Regardless of the leveling of competition in their younger years, at some point kids grow up and enter a highly competitive world where they must prove themselves or fail. The same is true of digital retailers. Maybe a manufacturer can start selling directly to consumers with a relatively easy digital commerce technology implementation, but that doesn’t mean consumers will accept an inferior customer experience. Participant ribbons are nice, but they don’t guarantee a spot on the varsity team.
PizzaRev: ‘The Next Chapter’
In its PizzaRev case study series, CSA Online offers an insider’s look at the conception, initial rollout and growth of the southern Calif.-based fast-casual concept PizzaRev. Likened to “the Chipotle of pizza,” this innovative chain lets customers choose from an artisanal array of toppings to craft their own pizzas very quickly in a high-end stone hearth oven. A test kitchen in Northridge, Calif. was launched in April 2012 and two additional locations quickly followed.
In part four of our series, PizzaRev’s senior management team and exclusive broker and X Team International Partner Bob Haas discuss how they are doing things differently to thrive in an increasingly competitive and active market.
Quick Facts about PizzaRev:
What: Fast-casual, “craft your own” artisanal pizza restaurant
Who: Partners and Co-CEOs Rodney Eckerman and Irv Zuckerman, Partner and COO Nicholas Eckerman, Partner and CMO Jeff Zuckerman, Exclusive Broker Bob Haas, X Team International Partner and Co-Founder of L.A.-based Cypress Retail Group
Current number of stores: 3
Average size: 2,000-3,000 sq. ft.
PizzaRev has had some exciting news break since its last installment in CSA. The announcement of a partnership with Buffalo Wild Wings (BWW) and the anticipated opening of its fourth and fifth stores in El Segundo, Calif. and Oxnard, Calif. The relationship with BWW has already proven to be extremely beneficial towards the company’s growth and, as one of the most respected restaurant groups in the United States, PizzaRev expects it to continue to play a role in its exciting future.
All of these successes can be attributed to PizzaRev’s unique strategy for growth and execution of the plan. In what can only be defined by some as a "race for space," securing a large number of venues seems to be the strategy for brands establishing a presence in the fast-casual pizza space. Others in this space are franchising exclusively or almost exclusively – some have offered that method prior to opening stores and selling on model only. Although PizzaRev believes in growing its brand outside Southern California, utilizing best practices in all phases is where they believe their true success will derive. That has meant completing and operating a growing group of PizzaRev stores and honing in on the critical elements with open stores in a wide variety and type of locations.
Franchise opportunities are in Pizza Rev’s near term future, but with the skill set and positive history of its partners, the company feels its thorough vetting process will yield the best results in this marathon – with the ultimate goal of creating a "You Win, We Win” franchise system. The company has waited to complete at least one-year of operational experience before beginning the franchise opportunity process – a point of difference that bodes well in securing the best franchise partners. That doesn’t mean the company hasn’t begun prospecting. With solid history in franchise partnering, BWW is an obvious choice that will be explored, as well as many other great restaurant operators outside of the BWW restaurant group.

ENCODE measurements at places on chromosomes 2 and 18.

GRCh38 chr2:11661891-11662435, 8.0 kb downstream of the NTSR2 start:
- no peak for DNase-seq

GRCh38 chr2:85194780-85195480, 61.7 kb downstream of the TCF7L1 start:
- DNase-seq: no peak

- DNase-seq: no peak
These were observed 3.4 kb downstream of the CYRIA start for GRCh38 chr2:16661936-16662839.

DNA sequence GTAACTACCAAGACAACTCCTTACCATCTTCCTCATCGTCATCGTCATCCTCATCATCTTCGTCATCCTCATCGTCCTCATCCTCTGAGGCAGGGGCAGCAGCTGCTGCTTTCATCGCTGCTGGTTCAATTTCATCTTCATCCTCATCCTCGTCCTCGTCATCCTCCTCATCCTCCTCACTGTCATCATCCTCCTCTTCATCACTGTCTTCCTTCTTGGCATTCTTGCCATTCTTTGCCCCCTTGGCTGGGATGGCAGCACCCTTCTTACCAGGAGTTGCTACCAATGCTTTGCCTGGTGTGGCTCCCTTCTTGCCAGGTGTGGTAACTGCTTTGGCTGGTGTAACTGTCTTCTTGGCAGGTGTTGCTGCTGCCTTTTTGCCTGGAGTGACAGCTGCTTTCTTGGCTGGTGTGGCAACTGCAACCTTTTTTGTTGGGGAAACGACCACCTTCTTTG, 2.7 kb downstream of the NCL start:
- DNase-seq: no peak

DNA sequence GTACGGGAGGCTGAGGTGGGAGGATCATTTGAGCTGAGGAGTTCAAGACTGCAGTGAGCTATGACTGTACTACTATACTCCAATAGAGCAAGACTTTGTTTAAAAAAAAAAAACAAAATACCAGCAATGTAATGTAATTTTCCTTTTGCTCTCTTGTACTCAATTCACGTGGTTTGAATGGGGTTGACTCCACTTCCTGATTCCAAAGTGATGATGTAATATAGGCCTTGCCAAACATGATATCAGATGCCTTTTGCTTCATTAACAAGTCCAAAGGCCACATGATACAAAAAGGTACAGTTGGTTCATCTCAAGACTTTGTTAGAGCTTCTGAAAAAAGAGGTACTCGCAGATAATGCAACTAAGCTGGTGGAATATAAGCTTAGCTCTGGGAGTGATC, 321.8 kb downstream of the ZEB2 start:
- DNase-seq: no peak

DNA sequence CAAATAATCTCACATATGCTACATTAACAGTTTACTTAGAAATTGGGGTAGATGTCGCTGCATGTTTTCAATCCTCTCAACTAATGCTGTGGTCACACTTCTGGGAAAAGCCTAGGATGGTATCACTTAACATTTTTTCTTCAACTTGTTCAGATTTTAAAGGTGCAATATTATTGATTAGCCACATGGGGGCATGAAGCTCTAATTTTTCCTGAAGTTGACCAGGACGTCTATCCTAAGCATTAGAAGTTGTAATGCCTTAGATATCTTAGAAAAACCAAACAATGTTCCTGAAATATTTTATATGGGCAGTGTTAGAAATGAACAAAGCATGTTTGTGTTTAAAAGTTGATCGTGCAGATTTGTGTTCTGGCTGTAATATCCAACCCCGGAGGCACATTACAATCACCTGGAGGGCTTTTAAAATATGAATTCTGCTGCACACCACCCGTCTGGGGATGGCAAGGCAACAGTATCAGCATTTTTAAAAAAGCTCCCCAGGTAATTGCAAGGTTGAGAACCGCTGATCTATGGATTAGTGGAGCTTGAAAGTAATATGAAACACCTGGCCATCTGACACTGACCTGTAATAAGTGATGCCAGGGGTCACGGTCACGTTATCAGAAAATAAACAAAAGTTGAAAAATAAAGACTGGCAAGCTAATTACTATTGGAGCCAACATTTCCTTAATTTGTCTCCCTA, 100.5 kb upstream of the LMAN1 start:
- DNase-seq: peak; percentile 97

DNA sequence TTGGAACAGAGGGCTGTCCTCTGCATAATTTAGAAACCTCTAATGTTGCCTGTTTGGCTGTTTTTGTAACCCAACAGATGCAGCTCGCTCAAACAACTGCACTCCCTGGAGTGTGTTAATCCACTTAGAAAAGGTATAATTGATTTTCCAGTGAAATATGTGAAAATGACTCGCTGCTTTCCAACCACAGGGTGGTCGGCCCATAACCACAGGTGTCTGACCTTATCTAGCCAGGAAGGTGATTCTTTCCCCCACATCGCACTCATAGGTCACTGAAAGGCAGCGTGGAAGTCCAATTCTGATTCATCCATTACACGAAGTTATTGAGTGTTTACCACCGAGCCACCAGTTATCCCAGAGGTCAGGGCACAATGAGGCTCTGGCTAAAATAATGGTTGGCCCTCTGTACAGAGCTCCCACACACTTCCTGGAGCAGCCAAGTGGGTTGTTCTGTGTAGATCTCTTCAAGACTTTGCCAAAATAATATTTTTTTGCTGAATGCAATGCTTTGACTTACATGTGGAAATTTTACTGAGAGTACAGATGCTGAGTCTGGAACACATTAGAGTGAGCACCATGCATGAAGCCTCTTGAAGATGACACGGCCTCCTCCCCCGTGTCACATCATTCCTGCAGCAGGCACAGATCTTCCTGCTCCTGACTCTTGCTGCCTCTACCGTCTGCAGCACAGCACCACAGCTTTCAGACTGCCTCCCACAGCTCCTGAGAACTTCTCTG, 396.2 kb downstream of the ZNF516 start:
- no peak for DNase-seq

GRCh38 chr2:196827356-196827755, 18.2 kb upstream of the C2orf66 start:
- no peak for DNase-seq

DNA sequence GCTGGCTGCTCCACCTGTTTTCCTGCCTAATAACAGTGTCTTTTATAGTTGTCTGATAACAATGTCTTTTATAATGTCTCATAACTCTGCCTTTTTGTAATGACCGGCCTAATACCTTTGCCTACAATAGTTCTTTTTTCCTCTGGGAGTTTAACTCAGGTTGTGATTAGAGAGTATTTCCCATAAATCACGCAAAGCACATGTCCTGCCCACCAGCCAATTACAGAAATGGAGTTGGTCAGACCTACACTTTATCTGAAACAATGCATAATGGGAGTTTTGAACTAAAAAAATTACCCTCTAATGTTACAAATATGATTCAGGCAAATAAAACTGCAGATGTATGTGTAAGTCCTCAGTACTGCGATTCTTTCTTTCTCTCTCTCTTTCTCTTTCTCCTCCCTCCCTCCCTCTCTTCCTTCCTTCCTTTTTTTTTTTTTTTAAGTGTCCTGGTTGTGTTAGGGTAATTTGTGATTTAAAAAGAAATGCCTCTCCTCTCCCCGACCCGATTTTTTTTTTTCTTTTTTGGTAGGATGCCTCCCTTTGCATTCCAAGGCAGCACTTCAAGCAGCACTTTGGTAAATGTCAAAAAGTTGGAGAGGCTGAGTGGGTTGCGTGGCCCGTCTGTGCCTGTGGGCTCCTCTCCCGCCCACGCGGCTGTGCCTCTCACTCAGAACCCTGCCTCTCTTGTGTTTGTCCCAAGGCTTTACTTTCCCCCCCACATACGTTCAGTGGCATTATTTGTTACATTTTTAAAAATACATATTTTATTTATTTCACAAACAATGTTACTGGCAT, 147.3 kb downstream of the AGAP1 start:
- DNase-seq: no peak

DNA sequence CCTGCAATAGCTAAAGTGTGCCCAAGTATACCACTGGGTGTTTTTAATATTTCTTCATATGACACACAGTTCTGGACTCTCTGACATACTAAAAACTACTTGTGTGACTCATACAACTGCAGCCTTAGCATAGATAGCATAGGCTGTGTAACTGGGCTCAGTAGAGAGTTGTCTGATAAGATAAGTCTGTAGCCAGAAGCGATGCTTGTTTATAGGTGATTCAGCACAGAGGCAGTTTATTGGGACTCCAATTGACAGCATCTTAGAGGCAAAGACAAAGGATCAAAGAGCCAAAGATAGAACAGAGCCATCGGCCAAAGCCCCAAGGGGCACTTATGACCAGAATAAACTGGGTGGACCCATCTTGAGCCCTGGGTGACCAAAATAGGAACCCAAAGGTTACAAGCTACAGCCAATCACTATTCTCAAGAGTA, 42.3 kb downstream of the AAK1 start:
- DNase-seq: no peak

PizzaRev is also looking at a variety of real estate options and markets as it continues to expand, which includes; stand alone pads, end caps and in line with great co-tenancy. Its model has flexibility in size of space, so having the ability to adjust to almost any variable has made it much easier to locate and secure good opportunities. PizzaRev is not only after a better product, but a more complete and totally synchronized operation. There are 73,000 pizza restaurants in the US, so it becomes paramount to be correct in all phases of growth. PizzaRev believes there is plenty of time to achieve its goals, and great associates and partners will enhance operations to that end.
To follow the story of PizzaRev, please stay tuned to ChainStoreAge.com and click here for past case study entries.
Rite Aid promotes Ken Martindale to president
Camp Hill, Pa. — Rite Aid Corp. has promoted Ken Martindale, currently senior executive VP and COO, to president and COO. Rite Aid chairman, president and CEO John Standley will continue in those roles.
The promotion of Martindale, 53, is effective immediately.
“Since becoming our chief operating officer in 2010, Ken has continued to play a significant role in helping the company improve its overall performance and return to profitability,” said Standley. Ken’s appointment as president and chief operating officer is an opportunity for Rite Aid to further leverage his exceptional leadership skills, broad operating experience and strategic capabilities as we continue to focus on successfully growing our business.”
Martindale is a retail veteran with more than 35 years of diverse operations, marketing and merchandising experience. Before joining Rite Aid as senior executive VP of merchandising, marketing and logistics in December 2008, he served as co-president, chief merchandising and marketing officer for Pathmark Stores.